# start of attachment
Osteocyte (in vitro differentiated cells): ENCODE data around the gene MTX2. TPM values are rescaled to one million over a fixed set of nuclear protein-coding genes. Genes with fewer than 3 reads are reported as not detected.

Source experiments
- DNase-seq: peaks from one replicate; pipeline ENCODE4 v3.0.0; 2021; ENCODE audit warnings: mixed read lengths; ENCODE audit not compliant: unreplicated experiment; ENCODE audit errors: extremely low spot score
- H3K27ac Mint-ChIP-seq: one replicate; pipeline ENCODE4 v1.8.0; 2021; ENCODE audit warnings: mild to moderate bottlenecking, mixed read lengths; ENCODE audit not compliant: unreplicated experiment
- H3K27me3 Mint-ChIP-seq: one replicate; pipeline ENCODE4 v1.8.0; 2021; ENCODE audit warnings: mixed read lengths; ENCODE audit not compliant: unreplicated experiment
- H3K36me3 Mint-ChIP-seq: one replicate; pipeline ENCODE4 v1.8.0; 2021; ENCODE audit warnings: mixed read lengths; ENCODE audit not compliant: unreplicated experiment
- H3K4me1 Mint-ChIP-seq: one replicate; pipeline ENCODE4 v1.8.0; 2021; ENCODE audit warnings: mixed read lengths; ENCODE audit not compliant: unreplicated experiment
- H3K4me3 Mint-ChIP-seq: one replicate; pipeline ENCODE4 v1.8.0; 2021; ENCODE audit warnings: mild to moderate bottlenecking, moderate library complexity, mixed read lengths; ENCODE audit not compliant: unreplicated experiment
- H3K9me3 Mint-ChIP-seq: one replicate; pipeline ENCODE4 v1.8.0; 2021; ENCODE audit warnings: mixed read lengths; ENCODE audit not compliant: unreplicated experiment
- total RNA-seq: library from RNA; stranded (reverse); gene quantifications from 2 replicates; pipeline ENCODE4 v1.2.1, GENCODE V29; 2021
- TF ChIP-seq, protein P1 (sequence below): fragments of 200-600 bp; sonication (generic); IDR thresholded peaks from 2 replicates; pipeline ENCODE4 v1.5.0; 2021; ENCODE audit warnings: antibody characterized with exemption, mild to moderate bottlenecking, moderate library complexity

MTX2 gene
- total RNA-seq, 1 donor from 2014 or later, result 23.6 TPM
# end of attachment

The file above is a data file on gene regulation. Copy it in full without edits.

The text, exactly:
Osteocyte (in vitro differentiated cells): ENCODE data around the gene MTX2. TPM values are rescaled to one million over a fixed set of nuclear protein-coding genes. Genes with fewer than 3 reads are reported as not detected.

Source experiments
- DNase-seq: peaks from one replicate; pipeline ENCODE4 v3.0.0; 2021; ENCODE audit warnings: mixed read lengths; ENCODE audit not compliant: unreplicated experiment; ENCODE audit errors: extremely low spot score
- H3K27ac Mint-ChIP-seq: one replicate; pipeline ENCODE4 v1.8.0; 2021; ENCODE audit warnings: mild to moderate bottlenecking, mixed read lengths; ENCODE audit not compliant: unreplicated experiment
- H3K27me3 Mint-ChIP-seq: one replicate; pipeline ENCODE4 v1.8.0; 2021; ENCODE audit warnings: mixed read lengths; ENCODE audit not compliant: unreplicated experiment
- H3K36me3 Mint-ChIP-seq: one replicate; pipeline ENCODE4 v1.8.0; 2021; ENCODE audit warnings: mixed read lengths; ENCODE audit not compliant: unreplicated experiment
- H3K4me1 Mint-ChIP-seq: one replicate; pipeline ENCODE4 v1.8.0; 2021; ENCODE audit warnings: mixed read lengths; ENCODE audit not compliant: unreplicated experiment
- H3K4me3 Mint-ChIP-seq: one replicate; pipeline ENCODE4 v1.8.0; 2021; ENCODE audit warnings: mild to moderate bottlenecking, moderate library complexity, mixed read lengths; ENCODE audit not compliant: unreplicated experiment
- H3K9me3 Mint-ChIP-seq: one replicate; pipeline ENCODE4 v1.8.0; 2021; ENCODE audit warnings: mixed read lengths; ENCODE audit not compliant: unreplicated experiment
- total RNA-seq: library from RNA; stranded (reverse); gene quantifications from 2 replicates; pipeline ENCODE4 v1.2.1, GENCODE V29; 2021
- TF ChIP-seq, protein P1 (sequence below): fragments of 200-600 bp; sonication (generic); IDR thresholded peaks from 2 replicates; pipeline ENCODE4 v1.5.0; 2021; ENCODE audit warnings: antibody characterized with exemption, mild to moderate bottlenecking, moderate library complexity

MTX2 gene
- total RNA-seq, 1 donor from 2014 or later, result 23.6 TPM